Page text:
We then have a *normal distribution *where we define the probability density for the Gaussian distribution as:

**(1)**

The most important parameters here are *µ *(the mean) and *σ *(the standard deviation). The square of the standard deviation, *σ*^{2}, is called the variance.

When using the Keras library the `RandomNormal`

class draws random values from a normal distribution with *µ = 0* and *σ = 0.05*. We can mimic this behavior using NumPy below:

>>> W = np.random.normal(0.0, 0.05, size=(64, 32))

Both uniform and normal distributions can be used to initialize the weights in neural networks; however, we normally impose various heuristics to create “better” initialization schemes (as we’ll discuss in the remaining sections).

**LeCun Uniform and Normal **

If you have ever used the Torch7 or PyTorch frameworks you may notice that the default weight initialization method is called “Efficient Backprop,” which is derived by the work of LeCun et al. (1998).

Here, the authors define a parameter *F _{in }*(called “fan in,” or the number of

*inputs*to the layer) along with

*F*(the “fan out,” or number of

_{out }*outputs*from the layer). Using these values we can apply uniform initialization by:

>>> F_in = 64 >>> F_out = 32 >>> limit = np.sqrt(3 / float(F_in)) >>> W = np.random.uniform(low=-limit, high=limit, size=(F_in, F_out))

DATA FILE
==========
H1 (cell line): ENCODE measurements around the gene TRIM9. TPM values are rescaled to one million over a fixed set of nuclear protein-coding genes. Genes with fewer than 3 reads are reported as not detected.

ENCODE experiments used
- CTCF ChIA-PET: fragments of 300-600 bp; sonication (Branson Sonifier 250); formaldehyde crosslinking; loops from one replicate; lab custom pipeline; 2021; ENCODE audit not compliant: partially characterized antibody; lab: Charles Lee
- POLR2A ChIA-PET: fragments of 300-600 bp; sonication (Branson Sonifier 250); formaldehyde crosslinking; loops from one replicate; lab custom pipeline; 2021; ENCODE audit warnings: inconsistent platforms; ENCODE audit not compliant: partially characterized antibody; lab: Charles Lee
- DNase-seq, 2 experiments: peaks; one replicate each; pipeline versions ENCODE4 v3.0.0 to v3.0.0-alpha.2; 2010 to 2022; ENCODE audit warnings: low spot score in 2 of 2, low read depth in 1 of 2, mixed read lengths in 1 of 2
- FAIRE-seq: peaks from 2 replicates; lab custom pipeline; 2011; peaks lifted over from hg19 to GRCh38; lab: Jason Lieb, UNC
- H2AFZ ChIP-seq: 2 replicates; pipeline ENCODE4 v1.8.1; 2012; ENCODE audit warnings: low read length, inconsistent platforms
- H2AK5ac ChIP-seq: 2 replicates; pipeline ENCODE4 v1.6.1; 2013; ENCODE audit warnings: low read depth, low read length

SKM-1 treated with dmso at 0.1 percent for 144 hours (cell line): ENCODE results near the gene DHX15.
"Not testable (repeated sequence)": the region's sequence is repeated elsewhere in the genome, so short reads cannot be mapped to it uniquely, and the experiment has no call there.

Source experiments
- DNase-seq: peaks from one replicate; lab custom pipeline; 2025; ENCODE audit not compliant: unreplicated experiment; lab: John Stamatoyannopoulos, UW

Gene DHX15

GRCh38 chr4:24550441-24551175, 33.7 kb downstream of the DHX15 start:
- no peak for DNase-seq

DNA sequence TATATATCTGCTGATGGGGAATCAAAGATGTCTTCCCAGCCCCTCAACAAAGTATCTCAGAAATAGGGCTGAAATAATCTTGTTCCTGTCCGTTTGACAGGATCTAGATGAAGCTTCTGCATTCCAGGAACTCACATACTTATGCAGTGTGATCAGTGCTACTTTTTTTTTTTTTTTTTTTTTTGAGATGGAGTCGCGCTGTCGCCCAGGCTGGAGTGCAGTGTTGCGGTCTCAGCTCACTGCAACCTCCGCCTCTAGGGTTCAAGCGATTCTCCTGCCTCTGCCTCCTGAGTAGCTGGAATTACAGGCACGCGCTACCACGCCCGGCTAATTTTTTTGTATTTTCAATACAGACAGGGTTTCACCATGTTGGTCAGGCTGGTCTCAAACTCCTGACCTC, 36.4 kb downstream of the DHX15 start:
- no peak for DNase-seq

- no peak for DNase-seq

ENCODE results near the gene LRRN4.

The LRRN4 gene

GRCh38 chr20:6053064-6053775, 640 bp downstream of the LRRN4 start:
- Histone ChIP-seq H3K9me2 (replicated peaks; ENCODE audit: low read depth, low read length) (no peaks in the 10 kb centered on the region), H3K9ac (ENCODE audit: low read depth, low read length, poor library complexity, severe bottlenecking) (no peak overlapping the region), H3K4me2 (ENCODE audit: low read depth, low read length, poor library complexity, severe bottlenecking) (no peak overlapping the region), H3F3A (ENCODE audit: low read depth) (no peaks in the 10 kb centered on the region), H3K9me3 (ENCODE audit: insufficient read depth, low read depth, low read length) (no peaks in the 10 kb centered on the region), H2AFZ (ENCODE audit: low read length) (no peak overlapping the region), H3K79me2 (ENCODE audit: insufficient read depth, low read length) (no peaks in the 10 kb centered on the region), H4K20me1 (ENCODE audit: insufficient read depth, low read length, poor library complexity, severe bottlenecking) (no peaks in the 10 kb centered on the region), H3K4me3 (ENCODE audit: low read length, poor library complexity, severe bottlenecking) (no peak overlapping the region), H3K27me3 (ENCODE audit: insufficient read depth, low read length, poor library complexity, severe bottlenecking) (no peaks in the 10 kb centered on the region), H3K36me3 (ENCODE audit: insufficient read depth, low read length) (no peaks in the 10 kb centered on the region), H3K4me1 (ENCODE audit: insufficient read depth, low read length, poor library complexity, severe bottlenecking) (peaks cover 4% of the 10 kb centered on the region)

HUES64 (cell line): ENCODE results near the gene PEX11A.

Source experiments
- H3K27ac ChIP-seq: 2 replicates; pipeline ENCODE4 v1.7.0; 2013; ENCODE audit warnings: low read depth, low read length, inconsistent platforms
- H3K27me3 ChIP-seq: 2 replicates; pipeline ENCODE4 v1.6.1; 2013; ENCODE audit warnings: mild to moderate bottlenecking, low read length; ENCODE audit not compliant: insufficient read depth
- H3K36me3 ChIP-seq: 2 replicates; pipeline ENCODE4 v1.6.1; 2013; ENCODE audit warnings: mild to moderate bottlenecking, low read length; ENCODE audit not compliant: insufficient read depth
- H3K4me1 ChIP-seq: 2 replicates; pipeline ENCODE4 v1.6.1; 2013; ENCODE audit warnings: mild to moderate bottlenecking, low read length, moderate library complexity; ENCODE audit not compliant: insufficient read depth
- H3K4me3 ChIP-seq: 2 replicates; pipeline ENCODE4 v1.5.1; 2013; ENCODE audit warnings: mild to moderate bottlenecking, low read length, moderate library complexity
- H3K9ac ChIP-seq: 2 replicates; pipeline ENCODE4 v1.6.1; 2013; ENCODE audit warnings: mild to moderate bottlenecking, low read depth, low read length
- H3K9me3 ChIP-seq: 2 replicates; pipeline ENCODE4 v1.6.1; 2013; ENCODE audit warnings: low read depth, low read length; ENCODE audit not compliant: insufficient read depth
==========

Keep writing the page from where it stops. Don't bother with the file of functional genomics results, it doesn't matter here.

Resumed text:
We can also use a normal distribution as well. The Keras library uses a truncated normal distribution when constructing the lower and upper limits, along with a zero mean:

>>> F_in = 64 >>> F_out = 32 >>> limit = np.sqrt(1 / float(F_in)) >>> W = np.random.normal(0.0, limit, size=(F_in, F_out))

**Glorot/Xavier Uniform and Normal **

The default weight initialization method used in the Keras library is called “Glorot initialization” or “Xavier initialization” named after Xavier Glorot, the first author of the paper, *Understanding the difficulty of training deep feedforward neural networks*.

For the normal distribution the `limit`

value is constructed by *averaging *the *F _{in }*and

*F*together and then taking the square-root (Jones, 2016). A zero-center (

_{out }*µ*= 0) is then used: